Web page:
The final place I’d recommend is Mad Myrna’s, a gay bar on the edge of the downtown area, they have a lot of events such as karaoke and dancing. They also do productions of plays and musicals. We were lucky to catch their final dress rehearsal of The Rocky Horror Picture Show while we were there, unfortunately, I have no pictures from it, but the cast did a fantastic job! img_3608


NAFSA Region 1 Conference

25 Oct

Two weeks ago I attended the NAFSA Region 1 Conference in Anchorage, Alaska. A little back story, last year I started my Master’s in International Education Management at the Middlebury Institute of International Studies in Monterey, California. I’m currently doing my final practicum semester, while working at Spring Street International School in Friday Harbor, WA.

NAFSA is an organization for professionals working in the International Education field. Many professionals are working with high school or college students studying abroad or international students coming here for degrees and Intensive English Programs. The conference is a great opportunity to learn about new products and programs from sponsor tables, network with other professionals, and attend sessions presented on current issues and trends in the field.


My name badge at the conference

One the first day of the conference I attended four sessions. The first talked about recognizing fraudulent credentials (transcripts, diplomas, etc.) from international students. It was a lot of new information for me, as they gave examples of what authentic credentials look like, something that I haven’t had the opportunity to see before. The second and third sessions that I attended covered dating/relationships and supporting LGBTQ students. As these areas are something that US colleges are really struggling with lately, it was good to hear about the challenges that schools are having, and what those campuses have done to overcome it and better support their students. I wrapped up with a presentation on social media and how three professionals at Concordia University – Portland have used it in their outreach for different departments.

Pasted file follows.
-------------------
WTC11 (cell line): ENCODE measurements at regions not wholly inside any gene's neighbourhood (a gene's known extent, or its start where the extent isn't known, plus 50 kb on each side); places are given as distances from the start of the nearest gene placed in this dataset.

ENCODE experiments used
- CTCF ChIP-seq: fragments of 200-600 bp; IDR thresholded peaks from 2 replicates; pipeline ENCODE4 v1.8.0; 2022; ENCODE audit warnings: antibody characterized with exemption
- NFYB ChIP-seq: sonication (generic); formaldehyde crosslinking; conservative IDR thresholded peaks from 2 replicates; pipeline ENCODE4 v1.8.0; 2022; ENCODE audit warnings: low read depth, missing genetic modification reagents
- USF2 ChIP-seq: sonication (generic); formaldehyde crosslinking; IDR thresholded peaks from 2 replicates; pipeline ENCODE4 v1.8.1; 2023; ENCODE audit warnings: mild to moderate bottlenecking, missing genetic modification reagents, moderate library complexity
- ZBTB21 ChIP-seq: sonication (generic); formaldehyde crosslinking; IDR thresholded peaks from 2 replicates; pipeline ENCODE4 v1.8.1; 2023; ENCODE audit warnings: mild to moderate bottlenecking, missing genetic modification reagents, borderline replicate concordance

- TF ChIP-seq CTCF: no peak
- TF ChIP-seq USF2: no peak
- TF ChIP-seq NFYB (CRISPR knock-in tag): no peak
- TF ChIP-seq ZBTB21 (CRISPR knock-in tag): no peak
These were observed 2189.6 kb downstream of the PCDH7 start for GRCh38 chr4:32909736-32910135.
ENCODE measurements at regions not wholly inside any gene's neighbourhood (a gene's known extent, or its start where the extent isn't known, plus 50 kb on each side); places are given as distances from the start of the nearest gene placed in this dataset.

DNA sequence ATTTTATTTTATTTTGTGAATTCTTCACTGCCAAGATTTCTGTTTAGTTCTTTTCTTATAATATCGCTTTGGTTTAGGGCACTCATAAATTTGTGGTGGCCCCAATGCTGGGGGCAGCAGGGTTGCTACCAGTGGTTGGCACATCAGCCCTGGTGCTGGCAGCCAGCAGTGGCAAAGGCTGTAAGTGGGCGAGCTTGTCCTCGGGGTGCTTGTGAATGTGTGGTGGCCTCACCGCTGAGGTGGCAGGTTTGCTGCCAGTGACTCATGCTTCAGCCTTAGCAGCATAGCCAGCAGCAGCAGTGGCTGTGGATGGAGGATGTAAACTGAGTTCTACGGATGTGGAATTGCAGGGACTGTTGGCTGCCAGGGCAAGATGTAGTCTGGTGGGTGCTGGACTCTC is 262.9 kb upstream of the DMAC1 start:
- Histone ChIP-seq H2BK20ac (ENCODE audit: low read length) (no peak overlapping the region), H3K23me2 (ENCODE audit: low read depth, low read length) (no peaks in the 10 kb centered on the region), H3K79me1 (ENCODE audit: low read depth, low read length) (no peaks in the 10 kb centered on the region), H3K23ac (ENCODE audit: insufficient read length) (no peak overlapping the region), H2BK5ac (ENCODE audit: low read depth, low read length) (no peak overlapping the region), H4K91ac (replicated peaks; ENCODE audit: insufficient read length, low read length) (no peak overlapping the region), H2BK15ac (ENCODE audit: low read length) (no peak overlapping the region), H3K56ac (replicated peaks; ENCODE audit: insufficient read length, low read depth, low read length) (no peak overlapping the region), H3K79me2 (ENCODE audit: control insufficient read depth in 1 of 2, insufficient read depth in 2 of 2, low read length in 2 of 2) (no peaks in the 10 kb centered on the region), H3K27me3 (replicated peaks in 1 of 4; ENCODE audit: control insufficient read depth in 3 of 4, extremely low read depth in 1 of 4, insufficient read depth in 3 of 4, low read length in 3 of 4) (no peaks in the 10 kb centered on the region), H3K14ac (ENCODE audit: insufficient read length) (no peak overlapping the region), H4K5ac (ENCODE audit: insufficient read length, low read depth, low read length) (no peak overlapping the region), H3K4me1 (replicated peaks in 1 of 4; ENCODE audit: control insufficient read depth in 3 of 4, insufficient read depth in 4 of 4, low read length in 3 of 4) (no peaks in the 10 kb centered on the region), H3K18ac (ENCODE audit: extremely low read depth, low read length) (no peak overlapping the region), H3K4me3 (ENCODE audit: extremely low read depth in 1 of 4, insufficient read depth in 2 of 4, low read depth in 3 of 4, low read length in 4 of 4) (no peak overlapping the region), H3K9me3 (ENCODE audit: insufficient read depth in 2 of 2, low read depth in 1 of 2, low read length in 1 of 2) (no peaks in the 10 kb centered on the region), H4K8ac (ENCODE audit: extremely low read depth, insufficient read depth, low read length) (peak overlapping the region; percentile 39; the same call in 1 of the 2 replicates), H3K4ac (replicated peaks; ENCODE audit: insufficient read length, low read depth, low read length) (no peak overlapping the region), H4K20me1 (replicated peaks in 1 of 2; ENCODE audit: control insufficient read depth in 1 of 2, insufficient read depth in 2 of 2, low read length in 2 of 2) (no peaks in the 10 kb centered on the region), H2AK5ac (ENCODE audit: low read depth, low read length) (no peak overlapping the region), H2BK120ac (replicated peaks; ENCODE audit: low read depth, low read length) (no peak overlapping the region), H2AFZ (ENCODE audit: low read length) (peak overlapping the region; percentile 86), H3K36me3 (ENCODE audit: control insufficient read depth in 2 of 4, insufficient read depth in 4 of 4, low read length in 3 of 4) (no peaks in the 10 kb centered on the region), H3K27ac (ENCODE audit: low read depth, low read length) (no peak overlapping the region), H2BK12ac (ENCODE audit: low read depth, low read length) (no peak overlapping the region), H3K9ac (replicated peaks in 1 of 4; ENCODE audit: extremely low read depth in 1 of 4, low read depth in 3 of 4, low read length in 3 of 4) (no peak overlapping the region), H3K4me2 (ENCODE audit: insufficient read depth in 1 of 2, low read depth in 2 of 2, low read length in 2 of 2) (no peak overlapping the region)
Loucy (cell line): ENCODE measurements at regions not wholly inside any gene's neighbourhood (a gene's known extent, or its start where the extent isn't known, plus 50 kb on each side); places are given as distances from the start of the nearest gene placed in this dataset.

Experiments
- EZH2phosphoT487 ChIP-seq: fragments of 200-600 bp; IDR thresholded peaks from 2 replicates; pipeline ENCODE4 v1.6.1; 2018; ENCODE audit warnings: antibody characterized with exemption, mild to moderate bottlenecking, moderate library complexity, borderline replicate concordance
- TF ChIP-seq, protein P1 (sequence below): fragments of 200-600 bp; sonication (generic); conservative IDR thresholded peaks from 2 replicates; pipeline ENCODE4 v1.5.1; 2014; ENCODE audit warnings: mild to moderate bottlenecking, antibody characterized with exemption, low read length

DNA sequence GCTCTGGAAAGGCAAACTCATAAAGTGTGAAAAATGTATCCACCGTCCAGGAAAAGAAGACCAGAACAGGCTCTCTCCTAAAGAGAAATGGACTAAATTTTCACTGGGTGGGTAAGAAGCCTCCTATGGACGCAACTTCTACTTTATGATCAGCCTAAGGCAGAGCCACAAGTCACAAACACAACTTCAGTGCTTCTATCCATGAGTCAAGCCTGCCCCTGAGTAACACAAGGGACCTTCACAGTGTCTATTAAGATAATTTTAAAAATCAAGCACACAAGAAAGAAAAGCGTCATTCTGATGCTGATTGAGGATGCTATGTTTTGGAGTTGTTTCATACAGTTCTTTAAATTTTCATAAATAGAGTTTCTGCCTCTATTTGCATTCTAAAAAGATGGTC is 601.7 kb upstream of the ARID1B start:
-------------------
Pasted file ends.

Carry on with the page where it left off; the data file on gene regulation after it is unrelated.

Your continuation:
The second day I attended two sessions. One talked about specific trends with Chinese students coming to the US and how many are starting to turn away from the traditional four-year college route. Some students have started in high school, while others have done high school completion courses at community colleges and later transferred to a university. The second session was about marketing, and how to think about your materials and branding when doing outreach. As I want to work someday in this area of the field, these both were vital presentations for me to attend.

In the afternoon they brought in a local bird rescue group Bird TLC, who brought an owl and a hawk for us to see.

The final day I focused on sessions about international student engagement outside the classroom, and how to develop these students’ leadership skills. A lot of them told stories of how students were offered positions on campus, what clubs were started and more.